In recent years, Sega’s iconic Sonic the Hedgehog series has become something of a punchline in the gaming industry. Thought the company is slowly winning back fans with its return to the classic Sonic formula, the series was in a sort of critical limbo from the late 90s to the 2000s. Sonic the Hedgehog (2006), for example, was almost legendary in its awfulness, and the deluge of annoying and unnecessary side characters found in later games was enough to turn fans off of the franchise forever.
However, there was a reason why Sonic ever got popular in the first place. Released on the Sega Genesis / Mega Drive in 1991, the original Sonic the Hedgehog was a cheery and fast-paced answer to Nintendo’s wildly popular Mario series, and quickly caught the attention of gamers worldwide.
Part of the game’s appeal was its equally cheery and fast-paced soundtrack, composed by Masato Nakamura of Dreams Come True fame. Though the soundtrack was fairly small for the time period (the game featured 11 background tracks and 7 incidental tracks), it introduced some of gaming’s most iconic music.
Any child playing games in 1991 had the Green Hill Zone theme drilled into their head at some point. Bright and cheery, the track is often the first piece of music people think of when asked about the series. The drowning theme – a loud and harsh, yet strangely catchy piece which plays when Sonic touches water – terrorized countless players. Another notable track is Scrap Brain Zone, which utilizes the game’s distinctive bass-heavy style most effectively.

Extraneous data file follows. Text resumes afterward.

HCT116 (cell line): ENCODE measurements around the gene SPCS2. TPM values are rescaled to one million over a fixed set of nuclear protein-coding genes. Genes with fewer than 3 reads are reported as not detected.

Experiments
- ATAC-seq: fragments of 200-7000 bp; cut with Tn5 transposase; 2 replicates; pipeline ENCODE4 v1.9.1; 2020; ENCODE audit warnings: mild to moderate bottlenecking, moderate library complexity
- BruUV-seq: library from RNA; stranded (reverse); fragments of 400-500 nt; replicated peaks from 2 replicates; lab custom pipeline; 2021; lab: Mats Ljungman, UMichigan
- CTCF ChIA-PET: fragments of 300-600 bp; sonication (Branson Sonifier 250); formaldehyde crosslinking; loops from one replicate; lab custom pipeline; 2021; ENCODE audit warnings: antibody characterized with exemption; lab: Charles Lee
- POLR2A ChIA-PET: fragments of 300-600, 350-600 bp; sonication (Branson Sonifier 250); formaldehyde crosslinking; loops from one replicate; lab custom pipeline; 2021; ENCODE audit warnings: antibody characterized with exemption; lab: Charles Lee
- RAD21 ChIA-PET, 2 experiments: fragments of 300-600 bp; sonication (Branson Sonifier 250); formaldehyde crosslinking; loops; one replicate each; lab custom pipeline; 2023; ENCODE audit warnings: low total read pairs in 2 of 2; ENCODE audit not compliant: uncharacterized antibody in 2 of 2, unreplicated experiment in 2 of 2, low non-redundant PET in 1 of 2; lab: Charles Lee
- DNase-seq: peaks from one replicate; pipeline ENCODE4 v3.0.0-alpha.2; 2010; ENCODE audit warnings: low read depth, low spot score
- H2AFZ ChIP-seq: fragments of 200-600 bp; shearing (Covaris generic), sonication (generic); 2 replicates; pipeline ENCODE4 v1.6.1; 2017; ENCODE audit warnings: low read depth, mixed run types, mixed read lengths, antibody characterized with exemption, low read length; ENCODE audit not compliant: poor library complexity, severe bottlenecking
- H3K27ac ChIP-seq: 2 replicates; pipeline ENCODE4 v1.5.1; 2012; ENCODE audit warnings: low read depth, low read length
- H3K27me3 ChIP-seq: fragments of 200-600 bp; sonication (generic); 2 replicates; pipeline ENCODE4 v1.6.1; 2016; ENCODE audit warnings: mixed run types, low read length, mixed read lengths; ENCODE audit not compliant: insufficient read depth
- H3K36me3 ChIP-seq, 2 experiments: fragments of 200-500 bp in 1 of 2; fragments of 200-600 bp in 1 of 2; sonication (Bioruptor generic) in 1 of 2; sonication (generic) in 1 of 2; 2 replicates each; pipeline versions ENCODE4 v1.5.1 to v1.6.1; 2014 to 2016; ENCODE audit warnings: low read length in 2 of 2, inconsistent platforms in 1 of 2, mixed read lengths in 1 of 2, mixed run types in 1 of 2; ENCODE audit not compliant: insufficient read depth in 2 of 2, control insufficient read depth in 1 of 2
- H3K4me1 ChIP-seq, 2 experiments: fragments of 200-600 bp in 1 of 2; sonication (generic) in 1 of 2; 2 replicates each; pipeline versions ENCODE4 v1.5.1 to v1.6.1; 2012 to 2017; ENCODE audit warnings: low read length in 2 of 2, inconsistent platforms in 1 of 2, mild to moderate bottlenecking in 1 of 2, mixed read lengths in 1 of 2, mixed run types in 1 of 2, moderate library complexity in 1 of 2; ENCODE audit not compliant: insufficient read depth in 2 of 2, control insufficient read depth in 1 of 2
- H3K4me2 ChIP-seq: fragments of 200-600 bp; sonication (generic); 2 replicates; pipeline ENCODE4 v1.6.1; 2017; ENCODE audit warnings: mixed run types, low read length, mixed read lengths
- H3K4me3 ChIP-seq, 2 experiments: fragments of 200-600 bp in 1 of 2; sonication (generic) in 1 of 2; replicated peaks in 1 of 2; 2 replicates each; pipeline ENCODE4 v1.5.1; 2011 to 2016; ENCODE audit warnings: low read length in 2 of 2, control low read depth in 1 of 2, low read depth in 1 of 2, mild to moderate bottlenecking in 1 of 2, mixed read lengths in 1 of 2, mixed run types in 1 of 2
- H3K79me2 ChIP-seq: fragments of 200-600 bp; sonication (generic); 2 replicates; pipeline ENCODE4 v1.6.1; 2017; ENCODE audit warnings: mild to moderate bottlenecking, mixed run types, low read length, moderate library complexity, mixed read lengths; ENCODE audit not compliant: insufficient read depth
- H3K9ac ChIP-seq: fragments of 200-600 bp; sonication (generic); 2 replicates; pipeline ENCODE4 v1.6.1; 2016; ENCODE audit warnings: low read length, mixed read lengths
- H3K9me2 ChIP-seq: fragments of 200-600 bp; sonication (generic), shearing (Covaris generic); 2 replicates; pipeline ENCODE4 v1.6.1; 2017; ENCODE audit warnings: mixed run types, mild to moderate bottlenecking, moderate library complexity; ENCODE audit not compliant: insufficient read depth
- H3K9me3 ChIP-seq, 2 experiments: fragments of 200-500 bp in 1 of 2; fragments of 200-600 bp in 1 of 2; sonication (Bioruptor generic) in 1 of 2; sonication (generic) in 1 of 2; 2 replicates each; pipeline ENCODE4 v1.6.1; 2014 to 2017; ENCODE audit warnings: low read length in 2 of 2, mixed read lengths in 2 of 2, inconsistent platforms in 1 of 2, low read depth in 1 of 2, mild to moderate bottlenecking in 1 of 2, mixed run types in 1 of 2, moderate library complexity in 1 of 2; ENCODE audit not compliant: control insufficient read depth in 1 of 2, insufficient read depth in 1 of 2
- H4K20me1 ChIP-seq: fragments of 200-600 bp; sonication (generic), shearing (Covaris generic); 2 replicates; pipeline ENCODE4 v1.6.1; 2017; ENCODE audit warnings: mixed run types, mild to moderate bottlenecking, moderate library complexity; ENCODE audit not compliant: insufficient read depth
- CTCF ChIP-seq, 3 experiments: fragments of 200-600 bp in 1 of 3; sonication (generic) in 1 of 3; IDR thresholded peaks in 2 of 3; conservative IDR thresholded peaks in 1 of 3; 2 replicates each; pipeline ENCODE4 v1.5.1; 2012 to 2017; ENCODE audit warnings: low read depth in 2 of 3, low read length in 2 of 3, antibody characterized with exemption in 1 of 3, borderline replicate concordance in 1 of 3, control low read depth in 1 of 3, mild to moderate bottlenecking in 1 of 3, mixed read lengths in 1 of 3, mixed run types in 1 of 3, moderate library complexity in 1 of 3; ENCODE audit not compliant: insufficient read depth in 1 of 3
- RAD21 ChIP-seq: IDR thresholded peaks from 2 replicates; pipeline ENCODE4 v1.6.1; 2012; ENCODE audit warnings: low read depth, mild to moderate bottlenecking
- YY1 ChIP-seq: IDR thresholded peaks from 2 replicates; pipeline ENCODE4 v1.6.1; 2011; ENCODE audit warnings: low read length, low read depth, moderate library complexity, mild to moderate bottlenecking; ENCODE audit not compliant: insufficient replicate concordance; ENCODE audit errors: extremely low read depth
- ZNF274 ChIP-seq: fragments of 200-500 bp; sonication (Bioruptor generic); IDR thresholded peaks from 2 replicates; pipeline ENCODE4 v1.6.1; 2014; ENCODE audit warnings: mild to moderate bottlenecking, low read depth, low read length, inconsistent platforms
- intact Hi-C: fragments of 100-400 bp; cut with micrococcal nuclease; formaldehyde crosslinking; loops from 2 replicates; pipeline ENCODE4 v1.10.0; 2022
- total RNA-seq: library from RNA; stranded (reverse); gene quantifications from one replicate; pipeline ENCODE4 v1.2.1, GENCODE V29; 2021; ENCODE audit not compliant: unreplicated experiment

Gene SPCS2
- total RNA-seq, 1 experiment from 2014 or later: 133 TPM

Though Sonic’s glory days are long gone, his games consistently deliver in the music department. This goes all the way back to the game that started it all. Catchy and fun, the music of Sonic the Hedgehog set the gold standard for games of the early 1990s, and is still being enjoyed over 20 years later.